Wanna sound like Jimi Hendrix on guitar? Here’s all the gear you’ll need (and tips on how to do it on the cheap)…
Jimi Hendrix is a legend. One of the greats. For many, Hendrix is The GOAT. We’re big fans of his playing here at ELECTRIKJAM, especially his role in popularising fuzz which helped bands like Black Sabbath get that doom-soaked sound.
Hendrix had a sound too, a tone that was unmistakable. He achieved this through his playing style, of course, but Jimi had a few go-to gear preferences that helped craft his iconic sound and overall tone.
This guide will show you what you’ll need to sound like Jimi Hendrix, how he did it back in the day, and how you can do the same without breaking the bank.
Overview of Hendrix’s Style
Jimi Hendrix is widely regarded as one of the most influential electric guitarists in the history of popular music.
His approach to the guitar involved a combination of blues, rock, R&B, and jazz influences, merged with an unparalleled level of creativity and innovation.
Hendrix’s use of guitar effects, feedback, and recording techniques contributed to his unique sound, which remains a benchmark for guitarists aiming to capture his essence.
Hendrix is most synonymous with the Fender Stratocaster. He predominantly played right-handed models flipped upside down to accommodate his left-handed playing, inadvertently affecting the guitar’s tone.
The reverse stringing and the upside-down placement of the bridge pickup contributed to his unique sound.
The reversed headstock altered the string tension, providing a slinkier feel on the higher strings and tighter tension on the lower strings, aiding Hendrix’s signature bends and vibratos.
Reversed Bridge Pickup
Flipping the Stratocaster also reversed the bridge pickup’s angle, enhancing the treble response on the lower strings and softening the higher strings’ tone, contributing to Hendrix’s distinctive sound.
Modern Fender Jimi Hendrix Signature Stratocasters replicate these unique characteristics, including the reversed headstock and bridge pickup, allowing players to get closer to Hendrix’s tone.
But you shouldn’t really be a stickler for these kind of details. It’s overkill. You also don’t need to break the bank with a high-end Fender Strat model, either – if cash is tight.
You can get much the same tonal qualities loved by Hendrix with one of Fender’s Squier Strat models. The Squier Bullet Strat is bloody brilliant, extremely affordable, and sounds great out the box.
Hendrix’s amplifier of choice was the Marshall Super Lead, a 100-watt valve amp head.
He often used multiple units in tandem for his live performances, contributing to his loud, overdriven sound.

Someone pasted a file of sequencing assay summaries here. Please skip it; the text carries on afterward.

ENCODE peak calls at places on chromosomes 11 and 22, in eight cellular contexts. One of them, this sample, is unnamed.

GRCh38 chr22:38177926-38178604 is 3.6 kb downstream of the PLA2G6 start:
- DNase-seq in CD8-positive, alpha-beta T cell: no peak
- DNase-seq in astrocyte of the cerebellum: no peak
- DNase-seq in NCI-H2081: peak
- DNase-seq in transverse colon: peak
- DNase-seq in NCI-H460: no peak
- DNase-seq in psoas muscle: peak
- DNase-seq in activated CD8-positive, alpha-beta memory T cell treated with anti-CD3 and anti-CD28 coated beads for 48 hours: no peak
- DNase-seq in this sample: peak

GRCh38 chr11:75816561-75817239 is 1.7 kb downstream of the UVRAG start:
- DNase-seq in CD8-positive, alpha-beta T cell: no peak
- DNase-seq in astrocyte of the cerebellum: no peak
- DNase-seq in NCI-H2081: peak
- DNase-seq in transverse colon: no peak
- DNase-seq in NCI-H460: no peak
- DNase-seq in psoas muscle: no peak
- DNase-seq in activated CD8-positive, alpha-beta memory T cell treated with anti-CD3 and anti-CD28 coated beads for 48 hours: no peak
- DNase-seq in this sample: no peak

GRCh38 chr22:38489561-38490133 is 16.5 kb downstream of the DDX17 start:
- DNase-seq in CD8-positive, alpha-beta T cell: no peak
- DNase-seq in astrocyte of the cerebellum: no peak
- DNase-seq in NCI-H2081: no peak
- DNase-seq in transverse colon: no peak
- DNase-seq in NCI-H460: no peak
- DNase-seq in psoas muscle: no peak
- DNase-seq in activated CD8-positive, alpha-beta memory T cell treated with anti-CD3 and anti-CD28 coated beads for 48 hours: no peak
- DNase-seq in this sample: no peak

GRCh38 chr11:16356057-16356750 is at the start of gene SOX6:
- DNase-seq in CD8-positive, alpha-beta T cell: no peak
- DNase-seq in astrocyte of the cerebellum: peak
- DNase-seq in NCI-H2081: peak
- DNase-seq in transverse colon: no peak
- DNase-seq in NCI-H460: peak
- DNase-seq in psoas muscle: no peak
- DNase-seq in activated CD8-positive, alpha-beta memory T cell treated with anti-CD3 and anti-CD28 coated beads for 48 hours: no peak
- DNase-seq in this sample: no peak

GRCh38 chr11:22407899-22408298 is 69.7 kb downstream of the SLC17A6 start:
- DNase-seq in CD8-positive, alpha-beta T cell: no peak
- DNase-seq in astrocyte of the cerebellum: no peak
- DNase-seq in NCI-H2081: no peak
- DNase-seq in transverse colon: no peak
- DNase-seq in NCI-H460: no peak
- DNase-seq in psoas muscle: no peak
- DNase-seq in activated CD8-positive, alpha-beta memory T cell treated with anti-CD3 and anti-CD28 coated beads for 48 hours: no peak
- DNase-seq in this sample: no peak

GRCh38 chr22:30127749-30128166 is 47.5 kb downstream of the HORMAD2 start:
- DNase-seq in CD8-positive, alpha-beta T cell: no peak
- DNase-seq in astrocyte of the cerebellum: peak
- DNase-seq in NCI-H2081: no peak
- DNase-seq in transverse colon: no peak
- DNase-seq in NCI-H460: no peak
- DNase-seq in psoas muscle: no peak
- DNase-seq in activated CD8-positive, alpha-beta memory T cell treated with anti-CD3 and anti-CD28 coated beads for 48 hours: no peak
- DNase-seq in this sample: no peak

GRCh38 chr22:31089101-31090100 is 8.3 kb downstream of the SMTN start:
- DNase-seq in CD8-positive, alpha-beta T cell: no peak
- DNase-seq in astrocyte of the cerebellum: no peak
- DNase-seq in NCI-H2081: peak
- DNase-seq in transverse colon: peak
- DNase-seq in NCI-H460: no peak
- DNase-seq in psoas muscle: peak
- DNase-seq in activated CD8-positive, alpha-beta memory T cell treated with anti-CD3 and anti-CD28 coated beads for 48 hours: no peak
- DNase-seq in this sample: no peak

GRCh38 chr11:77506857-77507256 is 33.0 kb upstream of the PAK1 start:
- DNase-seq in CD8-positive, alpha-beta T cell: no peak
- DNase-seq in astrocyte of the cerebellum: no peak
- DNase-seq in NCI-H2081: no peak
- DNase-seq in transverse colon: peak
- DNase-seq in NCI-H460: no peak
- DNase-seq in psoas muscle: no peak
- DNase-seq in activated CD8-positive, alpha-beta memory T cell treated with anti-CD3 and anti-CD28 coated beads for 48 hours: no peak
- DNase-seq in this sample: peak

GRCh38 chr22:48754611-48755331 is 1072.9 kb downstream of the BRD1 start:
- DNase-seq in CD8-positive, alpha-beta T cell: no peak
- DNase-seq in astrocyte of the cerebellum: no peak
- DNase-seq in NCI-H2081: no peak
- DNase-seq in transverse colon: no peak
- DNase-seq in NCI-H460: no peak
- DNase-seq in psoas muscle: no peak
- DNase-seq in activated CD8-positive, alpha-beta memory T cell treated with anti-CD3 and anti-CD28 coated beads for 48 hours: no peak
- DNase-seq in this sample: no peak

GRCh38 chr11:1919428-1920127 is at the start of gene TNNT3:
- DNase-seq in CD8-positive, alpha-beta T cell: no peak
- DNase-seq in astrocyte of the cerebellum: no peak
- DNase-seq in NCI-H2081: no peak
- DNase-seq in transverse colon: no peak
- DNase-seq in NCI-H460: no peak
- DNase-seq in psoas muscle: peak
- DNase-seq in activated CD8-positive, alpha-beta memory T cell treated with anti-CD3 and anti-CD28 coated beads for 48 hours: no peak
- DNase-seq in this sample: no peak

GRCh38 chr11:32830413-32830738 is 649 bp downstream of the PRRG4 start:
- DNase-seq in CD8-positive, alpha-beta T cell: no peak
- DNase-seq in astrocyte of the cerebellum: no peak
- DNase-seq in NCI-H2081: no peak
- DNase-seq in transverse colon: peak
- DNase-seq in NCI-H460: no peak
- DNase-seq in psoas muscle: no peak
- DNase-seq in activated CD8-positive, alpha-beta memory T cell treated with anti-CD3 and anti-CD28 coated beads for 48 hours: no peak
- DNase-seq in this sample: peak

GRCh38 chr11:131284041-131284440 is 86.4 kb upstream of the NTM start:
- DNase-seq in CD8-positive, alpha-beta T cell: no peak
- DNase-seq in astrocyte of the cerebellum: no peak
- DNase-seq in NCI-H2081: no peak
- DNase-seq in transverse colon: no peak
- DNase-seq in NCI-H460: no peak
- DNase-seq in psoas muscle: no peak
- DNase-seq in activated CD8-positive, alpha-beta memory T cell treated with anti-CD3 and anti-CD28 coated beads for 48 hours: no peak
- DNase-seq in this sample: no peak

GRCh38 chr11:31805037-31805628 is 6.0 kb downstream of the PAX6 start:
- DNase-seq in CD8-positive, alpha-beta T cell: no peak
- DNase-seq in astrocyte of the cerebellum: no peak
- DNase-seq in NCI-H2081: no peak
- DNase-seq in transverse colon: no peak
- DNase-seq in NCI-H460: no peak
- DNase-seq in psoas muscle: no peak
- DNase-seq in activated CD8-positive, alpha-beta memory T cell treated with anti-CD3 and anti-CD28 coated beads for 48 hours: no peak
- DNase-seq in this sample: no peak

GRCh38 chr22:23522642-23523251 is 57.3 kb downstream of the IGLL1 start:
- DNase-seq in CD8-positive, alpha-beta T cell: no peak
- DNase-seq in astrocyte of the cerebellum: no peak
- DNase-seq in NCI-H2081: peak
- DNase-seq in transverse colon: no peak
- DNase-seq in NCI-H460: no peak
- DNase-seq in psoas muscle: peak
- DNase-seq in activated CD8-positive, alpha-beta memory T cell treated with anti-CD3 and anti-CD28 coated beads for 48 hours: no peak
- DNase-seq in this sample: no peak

The Marshall amplifiers’ ability to produce a creamy, saturated distortion at high volumes was crucial to achieving Hendrix’s signature tone.
Now, these aren’t cheap and you’ll struggle to find one in your local guitar store but you can create a very similar sound using software with programs like STL AmpHub.
If you’re on a budget, using an Amp Sim like STL AmpHub or Positive Grid’s BIAS FX 2 is going to be the quickest way to unlocking a Hendrix-like guitar tone without spending thousands of tube amps and cabinets.
Hendrix was one of the first guitarists to extensively use effects pedals to shape his sound. Some of the most iconic effects associated with Hendrix include:
The Vox V847A Wah pedal is closely associated with Hendrix’s sound, particularly in songs like “Voodoo Child (Slight Return).” Its expressive, vocal-like quality is integral to replicating Hendrix’s tone.
The Fuzz Face, originally by Dallas-Arbiter, is synonymous with Hendrix’s driven, aggressive lead tones. Modern equivalents like the Dunlop Hendrix Fuzz Face Mini recreate this sound in a pedalboard-friendly format.
The Univibe pedal, known for its lush, swirling chorus and vibrato effects, was used by Hendrix to add a psychedelic flavor to his sound, as heard in “Machine Gun.”
An octave fuzz effect, the Octavia was another key component of Hendrix’s sound, adding a distinctive doubled tone, particularly effective for solos.
Beyond gear, capturing Hendrix’s sound also involves mastering his playing techniques, including:
- String Bending and Vibrato: Hendrix’s expressive use of bends and vibrato added emotional depth to his playing.
- Thumb-over Technique: Hendrix often used his thumb to fret the lower E string, allowing for fuller chord voicings and easier access to melody lines.
- Use of Feedback and Controlled Noise: Hendrix was a master at using amp feedback and guitar noise as musical elements, contributing to his dynamic soundscapes.
TL;DR: How To Sound Like Jimi Hendrix – The Essentials 🎸✨
- Guitar: Fender Stratocaster, flipped for left-hand play 🔄 For budget-conscious, go with Squier Bullet Stratocaster
- Signature Touch: Reversed headstock & bridge pickup for unique tone 🔄🔊
- Amplifiers: Marshall Super Lead for iconic overdriven sound 🔊💥
- Accessible Amps: Marshall DSL Series for versatile tones 🎛️
- Effects Pedals:
- Wah Pedal (Vox V847A) for expressive sounds 🎤
- Fuzz Face (Dunlop Mini) for aggressive leads 🐻
- Univibe for psychedelic swirls 🌀
- Octavia for octave fuzz solos 🚀
- Techniques: String bending, thumb-over fretting, feedback control 🤚🎶
- Key: Combine gear with Hendrix’s playing style and tuning for authentic sound 🔑🎵